Whatever it is, they’re against it.
Western powers seem to have embraced the opposite of the famous story in which the Israelites accepted the burden of the Torah sight unseen—na’aseh v’nishmah, they said: We will do and (then) we will hear (what it is). Israel’s decisions get the reverse: Antony Blinken & Co. are against it, and no they don’t need to hear what it is.
They are even troubled by plans that disprove the original plan they were troubled by. Example: A bunch of coalition cowboys on Israel’s right have pushed for allowing Israeli settlements in Gaza. As Prime Minister Benjamin Netanyahu has said repeatedly, this is not going to happen. But Western governments continue to take the bait set out by right-wingers who like to poke diplomats in the eye.
On Sunday night, pro-Gaza-resettlement agitators held a conference in Jerusalem so they could annoy European foreign ministers. It worked. The UK Foreign Ministry pronounced itself “alarmed.” France insisted that the Israeli government must “punish this kind of rhetoric,” which is a very French thing to say about speech. The Biden administration was “troubled” by the whole thing. “This rhetoric is incendiary and irresponsible, and we take the prime minister at his word when he says that Israel does not intend to reoccupy Gaza,” the administration’s statement said.
The statement acknowledged that the Israeli government has been very clear that resettling Gaza is not going to happen and that no one at the conference speaks for the government. You know how else we know this isn’t going to happen? Because of the other thing the Biden administration is complaining about.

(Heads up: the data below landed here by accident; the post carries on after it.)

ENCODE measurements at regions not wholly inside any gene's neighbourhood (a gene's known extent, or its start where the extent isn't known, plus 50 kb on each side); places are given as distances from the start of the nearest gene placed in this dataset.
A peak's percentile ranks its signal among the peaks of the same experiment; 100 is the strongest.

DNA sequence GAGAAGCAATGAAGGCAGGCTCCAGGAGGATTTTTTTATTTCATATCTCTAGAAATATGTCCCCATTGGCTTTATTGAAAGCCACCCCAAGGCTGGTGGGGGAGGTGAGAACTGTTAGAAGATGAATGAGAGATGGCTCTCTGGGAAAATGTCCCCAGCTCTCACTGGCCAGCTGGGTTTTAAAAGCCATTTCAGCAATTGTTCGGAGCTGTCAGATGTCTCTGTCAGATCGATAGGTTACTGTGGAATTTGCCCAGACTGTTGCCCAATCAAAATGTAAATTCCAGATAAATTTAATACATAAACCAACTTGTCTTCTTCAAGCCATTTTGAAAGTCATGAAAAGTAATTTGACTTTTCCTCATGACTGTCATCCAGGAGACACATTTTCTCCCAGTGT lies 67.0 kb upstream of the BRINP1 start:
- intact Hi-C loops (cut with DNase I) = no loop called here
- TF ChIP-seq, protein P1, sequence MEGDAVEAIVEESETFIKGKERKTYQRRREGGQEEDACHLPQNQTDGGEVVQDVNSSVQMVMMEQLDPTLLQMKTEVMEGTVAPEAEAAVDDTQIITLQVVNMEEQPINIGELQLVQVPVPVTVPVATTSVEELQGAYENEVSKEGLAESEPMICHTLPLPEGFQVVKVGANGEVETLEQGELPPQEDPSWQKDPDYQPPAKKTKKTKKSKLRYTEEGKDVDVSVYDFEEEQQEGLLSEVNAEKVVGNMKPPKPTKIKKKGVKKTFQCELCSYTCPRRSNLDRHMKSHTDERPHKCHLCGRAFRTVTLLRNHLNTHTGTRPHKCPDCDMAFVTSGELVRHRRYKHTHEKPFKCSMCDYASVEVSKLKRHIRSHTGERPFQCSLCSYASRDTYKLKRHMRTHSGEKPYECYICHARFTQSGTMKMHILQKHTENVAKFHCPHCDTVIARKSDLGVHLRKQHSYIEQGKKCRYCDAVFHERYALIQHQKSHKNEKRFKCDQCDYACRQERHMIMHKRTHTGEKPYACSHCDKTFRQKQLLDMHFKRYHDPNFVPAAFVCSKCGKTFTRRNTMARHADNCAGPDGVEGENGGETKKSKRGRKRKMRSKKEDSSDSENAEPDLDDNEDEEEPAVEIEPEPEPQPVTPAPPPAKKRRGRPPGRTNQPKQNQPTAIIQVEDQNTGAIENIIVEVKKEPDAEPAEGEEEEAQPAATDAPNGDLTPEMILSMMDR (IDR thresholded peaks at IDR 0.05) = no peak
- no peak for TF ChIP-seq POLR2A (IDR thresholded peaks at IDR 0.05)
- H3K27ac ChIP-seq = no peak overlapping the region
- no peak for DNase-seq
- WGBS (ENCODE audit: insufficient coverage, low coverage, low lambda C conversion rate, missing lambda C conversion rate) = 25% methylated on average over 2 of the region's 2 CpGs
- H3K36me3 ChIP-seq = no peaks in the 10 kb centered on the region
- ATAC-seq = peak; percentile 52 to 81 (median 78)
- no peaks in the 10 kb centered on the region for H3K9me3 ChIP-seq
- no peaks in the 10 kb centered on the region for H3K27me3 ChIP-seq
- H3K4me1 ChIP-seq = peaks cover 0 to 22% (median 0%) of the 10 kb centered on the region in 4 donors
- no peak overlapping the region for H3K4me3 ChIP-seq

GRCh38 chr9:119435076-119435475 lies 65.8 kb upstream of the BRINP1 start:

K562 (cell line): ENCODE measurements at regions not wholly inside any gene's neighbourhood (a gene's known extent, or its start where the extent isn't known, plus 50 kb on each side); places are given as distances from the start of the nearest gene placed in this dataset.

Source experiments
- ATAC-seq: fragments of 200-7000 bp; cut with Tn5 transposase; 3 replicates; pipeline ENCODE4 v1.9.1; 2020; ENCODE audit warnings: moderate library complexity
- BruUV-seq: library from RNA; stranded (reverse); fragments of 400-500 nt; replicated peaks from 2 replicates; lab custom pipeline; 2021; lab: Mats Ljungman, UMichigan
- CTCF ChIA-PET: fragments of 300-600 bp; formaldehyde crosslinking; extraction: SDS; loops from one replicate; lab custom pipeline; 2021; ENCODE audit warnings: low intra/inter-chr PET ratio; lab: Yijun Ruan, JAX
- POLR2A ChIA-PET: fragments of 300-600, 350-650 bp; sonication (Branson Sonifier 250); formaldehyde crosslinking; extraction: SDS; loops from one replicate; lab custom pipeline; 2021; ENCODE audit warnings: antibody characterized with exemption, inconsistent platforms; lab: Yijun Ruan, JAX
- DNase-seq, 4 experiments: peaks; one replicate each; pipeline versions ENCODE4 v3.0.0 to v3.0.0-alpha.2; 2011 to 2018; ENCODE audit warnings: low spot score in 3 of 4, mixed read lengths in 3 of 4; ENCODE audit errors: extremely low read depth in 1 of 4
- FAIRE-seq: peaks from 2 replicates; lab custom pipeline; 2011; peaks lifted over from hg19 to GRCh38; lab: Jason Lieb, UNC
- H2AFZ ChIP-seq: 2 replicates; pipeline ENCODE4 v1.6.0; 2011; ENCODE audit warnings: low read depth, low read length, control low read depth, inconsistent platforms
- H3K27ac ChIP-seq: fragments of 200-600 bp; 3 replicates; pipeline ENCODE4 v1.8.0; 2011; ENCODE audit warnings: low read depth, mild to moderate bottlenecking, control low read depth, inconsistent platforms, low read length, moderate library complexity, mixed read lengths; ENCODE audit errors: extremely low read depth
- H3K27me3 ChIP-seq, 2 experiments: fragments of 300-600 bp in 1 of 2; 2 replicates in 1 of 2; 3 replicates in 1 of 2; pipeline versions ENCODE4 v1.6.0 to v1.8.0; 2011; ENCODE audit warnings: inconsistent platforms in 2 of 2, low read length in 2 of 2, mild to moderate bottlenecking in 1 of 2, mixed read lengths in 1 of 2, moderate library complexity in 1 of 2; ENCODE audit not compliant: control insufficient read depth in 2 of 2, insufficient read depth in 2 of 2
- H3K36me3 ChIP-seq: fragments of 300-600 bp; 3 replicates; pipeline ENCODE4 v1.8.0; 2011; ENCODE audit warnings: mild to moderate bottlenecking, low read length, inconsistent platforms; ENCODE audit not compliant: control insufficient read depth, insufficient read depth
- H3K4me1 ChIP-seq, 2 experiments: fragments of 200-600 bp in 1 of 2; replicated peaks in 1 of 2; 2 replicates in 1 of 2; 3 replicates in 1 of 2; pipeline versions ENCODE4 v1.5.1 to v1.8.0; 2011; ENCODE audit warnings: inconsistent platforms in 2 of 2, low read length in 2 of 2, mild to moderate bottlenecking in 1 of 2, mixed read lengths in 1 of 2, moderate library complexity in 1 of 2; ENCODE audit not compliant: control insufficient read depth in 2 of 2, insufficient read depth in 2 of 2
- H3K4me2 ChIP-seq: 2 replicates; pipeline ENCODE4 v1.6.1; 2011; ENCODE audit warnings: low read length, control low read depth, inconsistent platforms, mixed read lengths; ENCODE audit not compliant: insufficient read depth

After the tragic death of IDF troops carrying out demolitions just inside Gaza last week, their particular task received wide attention. The soldiers were part of an effort to build a buffer zone about a half-mile wide (wider in some areas, narrower in others) on the Gaza side of the border, enlarging the existing buffer zone with a temporary extension. There was already a buffer zone in place, but it was not easily enforceable. What is needed, essentially, is a buffer zone for a buffer zone—Israel isn’t going to mow down anyone who approaches the warning track, so it needs a way to anticipate them and stop them before they get there. Widening the existing buffer zone, and enacting a no-farming rule for it, is the way to do that, at least temporarily.
Case in point: the Wall Street Journal reported that while “soldiers were working, militants twice appeared out of underground tunnels and fired rocket-propelled grenades at the armored bulldozers they were using to clear the area.”
Meanwhile, reports the Washington Post, “The United States has been vocally opposed to the creation of a buffer zone.”
The folks who are worried about Israel resettling Gaza and those upset by the buffer zone should talk to each other. Do they think Israel is going to put settlers on the other side of no-man’s land next to a fence with early warning systems and remote-fired machine guns? When someone builds a moat is your first concern expansionism?
The extension of the buffer zone might be temporary, but it is painfully obvious that, after the discovery of the tunnel system that approaches the border, the area has to be cleared. Israel didn’t force Hamas to build attack tunnels; that was a choice. As was this war, which Hamas launched and promised to repeat. For a million obvious reasons, Israel is not going to expand the buffer zone into Israeli territory instead, a suggestion that should not be dignified with engagement even to knock it down.
A half-mile extension of the buffer zone, at least until it can be cleared of tunnels, mines, and other surprises, should be welcomed. Nonviolent preventative measures should be embraced. Securing an area where Palestinians and Israelis live relatively close to one another should be uncontroversial. And on top of all that, it forecloses the idea that Israel will reoccupy and resettle the Gaza Strip.
Western officials should be happy about this. And maybe they will be, if they ever take their fingers out of their ears.